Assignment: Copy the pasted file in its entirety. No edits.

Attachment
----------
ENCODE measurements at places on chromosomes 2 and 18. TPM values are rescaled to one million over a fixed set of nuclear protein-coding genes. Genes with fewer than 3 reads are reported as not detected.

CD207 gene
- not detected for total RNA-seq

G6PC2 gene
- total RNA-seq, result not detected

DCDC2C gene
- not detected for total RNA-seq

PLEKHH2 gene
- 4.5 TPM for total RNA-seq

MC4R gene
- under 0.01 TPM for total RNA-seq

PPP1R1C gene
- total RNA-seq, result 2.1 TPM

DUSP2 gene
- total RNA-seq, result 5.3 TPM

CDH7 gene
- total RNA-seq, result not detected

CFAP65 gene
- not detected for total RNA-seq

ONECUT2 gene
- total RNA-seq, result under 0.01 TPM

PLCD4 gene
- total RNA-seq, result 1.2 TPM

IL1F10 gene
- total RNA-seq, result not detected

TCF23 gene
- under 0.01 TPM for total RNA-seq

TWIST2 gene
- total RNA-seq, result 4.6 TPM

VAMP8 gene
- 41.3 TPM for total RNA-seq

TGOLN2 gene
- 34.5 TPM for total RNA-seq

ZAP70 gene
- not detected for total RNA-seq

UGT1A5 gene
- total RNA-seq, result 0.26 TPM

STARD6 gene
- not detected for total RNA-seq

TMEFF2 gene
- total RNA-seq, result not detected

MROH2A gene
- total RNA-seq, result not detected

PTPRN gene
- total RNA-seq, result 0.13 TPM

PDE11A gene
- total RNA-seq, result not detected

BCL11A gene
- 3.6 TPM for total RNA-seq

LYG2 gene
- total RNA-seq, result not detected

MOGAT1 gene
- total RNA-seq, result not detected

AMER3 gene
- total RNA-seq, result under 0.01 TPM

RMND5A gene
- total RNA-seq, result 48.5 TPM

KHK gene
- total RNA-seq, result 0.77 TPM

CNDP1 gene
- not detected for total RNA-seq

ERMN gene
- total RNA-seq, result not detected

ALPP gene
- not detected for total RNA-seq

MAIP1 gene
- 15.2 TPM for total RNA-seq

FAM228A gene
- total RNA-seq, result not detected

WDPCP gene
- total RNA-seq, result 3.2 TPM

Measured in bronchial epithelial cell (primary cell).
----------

ENCODE measurements at places on chromosomes 2 and 18. TPM values are rescaled to one million over a fixed set of nuclear protein-coding genes. Genes with fewer than 3 reads are reported as not detected.

CD207 gene
- not detected for total RNA-seq

G6PC2 gene
- total RNA-seq, result not detected

DCDC2C gene
- not detected for total RNA-seq

PLEKHH2 gene
- 4.5 TPM for total RNA-seq

MC4R gene
- under 0.01 TPM for total RNA-seq

PPP1R1C gene
- total RNA-seq, result 2.1 TPM

DUSP2 gene
- total RNA-seq, result 5.3 TPM

CDH7 gene
- total RNA-seq, result not detected

CFAP65 gene
- not detected for total RNA-seq

ONECUT2 gene
- total RNA-seq, result under 0.01 TPM

PLCD4 gene
- total RNA-seq, result 1.2 TPM

IL1F10 gene
- total RNA-seq, result not detected

TCF23 gene
- under 0.01 TPM for total RNA-seq

TWIST2 gene
- total RNA-seq, result 4.6 TPM

VAMP8 gene
- 41.3 TPM for total RNA-seq

TGOLN2 gene
- 34.5 TPM for total RNA-seq

ZAP70 gene
- not detected for total RNA-seq

UGT1A5 gene
- total RNA-seq, result 0.26 TPM

STARD6 gene
- not detected for total RNA-seq

TMEFF2 gene
- total RNA-seq, result not detected

MROH2A gene
- total RNA-seq, result not detected

PTPRN gene
- total RNA-seq, result 0.13 TPM

PDE11A gene
- total RNA-seq, result not detected

BCL11A gene
- 3.6 TPM for total RNA-seq

LYG2 gene
- total RNA-seq, result not detected

MOGAT1 gene
- total RNA-seq, result not detected

AMER3 gene
- total RNA-seq, result under 0.01 TPM

RMND5A gene
- total RNA-seq, result 48.5 TPM

KHK gene
- total RNA-seq, result 0.77 TPM

CNDP1 gene
- not detected for total RNA-seq

ERMN gene
- total RNA-seq, result not detected

ALPP gene
- not detected for total RNA-seq

MAIP1 gene
- 15.2 TPM for total RNA-seq

FAM228A gene
- total RNA-seq, result not detected

WDPCP gene
- total RNA-seq, result 3.2 TPM

Measured in bronchial epithelial cell (primary cell).